Don Woods - '90 Proof'

Independent Spotlight is a continuing series on Stewart’s blog. The series revolves around independent artists and bands sending their music to Brett to review. No band is promised a positive review, and all music is reviewed honestly in an effort to better independent music.

In this afternoon’s edition of the Independent Spotlight, we shine our gaze on Don Woods Jr., a Texas-based country artist who released a record entitled ‘90 Proof’ last year. The performer has been lauded as one of the potential torchbearers for a new generation of his genre, with critics drawing parallels between Woods and George Jones, Waylon Jennings, and the like. Does Woods’ newest album stand tall amidst that praise? Let’s delve deep into the ten song collection and find out!

‘Whiskey Melody’ opens the album with Woods’ most celebrated song, given the single landed him Entertainer of the Year and Song of the Year at the Nashville Universe Awards when it came out. Now, the song does check off pretty much every stereotype box a cynical critic may levy against modern country music. There really isn’t a verse that doesn’t muse about various drinks, and Woods sings a whole lot about driving down country roads in trucks.

For that reason, I’d be careful classifying Woods alongside the likes of Waylon Jennings. Jennings was outlaw country with very obvious roots in classic folk and Americana sounds. Woods aligns more with contemporary country artists that infuse quite a bit of pop influence into their sounds. I’d probably draw a parallel to someone like Zac Brown before I would an outlaw or traditional country artist. ‘More Than Dallas,’ for example, is essentially a ballad injected with pop and classic rock influence.

With that distinction made, I don’t think it’s a bad thing at all that Woods aligns in that territory. His music is well produced and well performed, and tunes like ‘Good Song and a Sunset’ are pleasant gems in this collection. There isn’t a song in ‘90 Proof’ that’s invasive or ill-placed. (Perhaps with one exception we'll explore shortly.) I love that a bizarre recollection of a one night stand, ‘Lipstick on a Cigarette,’ is immediately followed by an exploration of heartbreak, ‘The Grand Tour.' (The latter of which is one of the album’s best songs.)

If there’s one song that’s the weak link in the album’s chain, however, it is ‘Some Summer.’ Singing about string bikinis and rubbing sunscreen on women isn’t particularly sexy, and there are parts of ‘Some Summer’ that come off more as uncomfortable than anything else. The faux pas is immediately recovered with the especially endearing ‘If It Wasn’t for the Radio,’ though, and it actually marks one of the highlights of the album.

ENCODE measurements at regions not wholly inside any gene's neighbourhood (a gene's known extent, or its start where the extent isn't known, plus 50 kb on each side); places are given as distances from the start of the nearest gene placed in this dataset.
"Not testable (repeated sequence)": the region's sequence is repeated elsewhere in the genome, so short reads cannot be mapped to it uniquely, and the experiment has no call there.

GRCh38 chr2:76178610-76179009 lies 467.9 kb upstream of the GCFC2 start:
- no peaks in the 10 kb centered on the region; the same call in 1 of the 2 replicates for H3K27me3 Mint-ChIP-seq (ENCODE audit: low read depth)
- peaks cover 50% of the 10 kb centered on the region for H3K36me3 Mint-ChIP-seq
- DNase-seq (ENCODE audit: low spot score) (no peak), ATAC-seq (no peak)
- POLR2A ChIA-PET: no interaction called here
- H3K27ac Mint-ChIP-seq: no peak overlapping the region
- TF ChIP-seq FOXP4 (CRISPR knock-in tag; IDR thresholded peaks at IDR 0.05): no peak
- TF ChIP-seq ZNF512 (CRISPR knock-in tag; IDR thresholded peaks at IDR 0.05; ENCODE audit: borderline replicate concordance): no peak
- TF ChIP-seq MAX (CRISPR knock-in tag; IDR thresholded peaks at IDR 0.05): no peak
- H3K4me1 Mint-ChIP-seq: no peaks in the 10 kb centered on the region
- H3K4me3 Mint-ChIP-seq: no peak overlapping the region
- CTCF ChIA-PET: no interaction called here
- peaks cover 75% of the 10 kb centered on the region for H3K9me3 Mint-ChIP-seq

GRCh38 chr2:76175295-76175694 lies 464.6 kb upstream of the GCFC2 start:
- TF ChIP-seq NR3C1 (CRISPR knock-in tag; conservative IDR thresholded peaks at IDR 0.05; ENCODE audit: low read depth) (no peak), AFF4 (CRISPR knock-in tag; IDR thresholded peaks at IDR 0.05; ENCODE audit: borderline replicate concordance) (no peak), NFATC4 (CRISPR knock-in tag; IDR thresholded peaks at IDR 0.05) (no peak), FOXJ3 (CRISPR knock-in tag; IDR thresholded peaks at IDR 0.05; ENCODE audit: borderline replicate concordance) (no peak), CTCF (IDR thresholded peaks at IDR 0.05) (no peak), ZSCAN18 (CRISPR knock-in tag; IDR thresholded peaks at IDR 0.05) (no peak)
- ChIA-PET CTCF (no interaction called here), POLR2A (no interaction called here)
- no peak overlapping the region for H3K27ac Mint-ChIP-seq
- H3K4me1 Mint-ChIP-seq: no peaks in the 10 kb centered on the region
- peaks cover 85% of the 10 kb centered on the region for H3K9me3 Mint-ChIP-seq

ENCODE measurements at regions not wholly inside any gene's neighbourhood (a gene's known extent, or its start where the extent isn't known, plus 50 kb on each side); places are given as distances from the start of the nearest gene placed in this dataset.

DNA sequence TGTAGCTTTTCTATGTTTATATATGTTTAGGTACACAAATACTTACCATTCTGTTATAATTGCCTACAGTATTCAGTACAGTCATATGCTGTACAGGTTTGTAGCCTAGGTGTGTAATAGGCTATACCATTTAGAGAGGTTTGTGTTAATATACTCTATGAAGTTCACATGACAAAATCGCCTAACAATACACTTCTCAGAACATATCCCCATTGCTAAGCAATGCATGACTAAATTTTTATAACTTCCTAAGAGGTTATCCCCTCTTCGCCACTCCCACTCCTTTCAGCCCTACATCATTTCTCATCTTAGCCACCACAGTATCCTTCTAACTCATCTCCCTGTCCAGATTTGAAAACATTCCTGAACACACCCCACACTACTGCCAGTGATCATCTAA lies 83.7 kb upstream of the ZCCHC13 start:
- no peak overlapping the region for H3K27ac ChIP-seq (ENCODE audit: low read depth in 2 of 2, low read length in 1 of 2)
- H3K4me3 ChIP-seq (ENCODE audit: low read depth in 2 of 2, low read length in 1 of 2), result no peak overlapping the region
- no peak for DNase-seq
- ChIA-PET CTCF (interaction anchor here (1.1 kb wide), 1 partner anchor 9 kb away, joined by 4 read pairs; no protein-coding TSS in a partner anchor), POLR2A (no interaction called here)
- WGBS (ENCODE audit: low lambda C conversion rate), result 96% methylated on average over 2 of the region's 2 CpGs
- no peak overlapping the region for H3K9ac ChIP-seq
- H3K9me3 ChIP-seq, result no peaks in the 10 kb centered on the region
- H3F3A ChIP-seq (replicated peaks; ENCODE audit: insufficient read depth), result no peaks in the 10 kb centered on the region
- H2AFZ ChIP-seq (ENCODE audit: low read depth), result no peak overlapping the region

The trio of songs that end ‘90 Proof’ are strong excursions through the sound that Woods established throughout the record. The nostalgic ‘Red Car Green Light’ is a solid song, but it’s followed by the strongest effort of the ten, ‘The Ride.’ Woods is a good vocalist with an impressive amount of range and ‘The Ride’ takes incredible advantage of that. Furthermore, it’s the most lyrically fascinating effort of the bunch. If there’s one song to listen to first on this record, it’s either ‘Whiskey Melody’ or ‘The Ride.’

The finale, ‘Over You,’ is as one might expect, a melancholy song about the departure of a relationship. Uniquely, there’s actually a sense of finality to the last song on the album, making it a rather good closer to ‘90 Proof.’ Instrumentally, it also houses some of the best performances and electric guitar riffing. I’d even argue the final four songs of ‘90 Proof’ are its very strongest. (Though ‘The Grand Tour’ is fantastic as well.)

There are a few misses on ‘90 Proof,’ but by and large, it’s an enjoyable and well produced, performed, and written indie country record. It incorporates heavy helpings of pop and rock influence, aligning it more closely with contemporary counterparts in the genre rather than traditional parallels, but that’s perfectly fine. Songs like ‘Some Summer’ are immediately outweighed by infinitely superior endeavors the likes of ‘The Ride’ and ‘If It Wasn’t for the Radio.’

Give the record a spin if you’re a country fan. It’ll likely have something to suit your fancy, as Woods does explore quite a few variations on his style of country throughout the collection.

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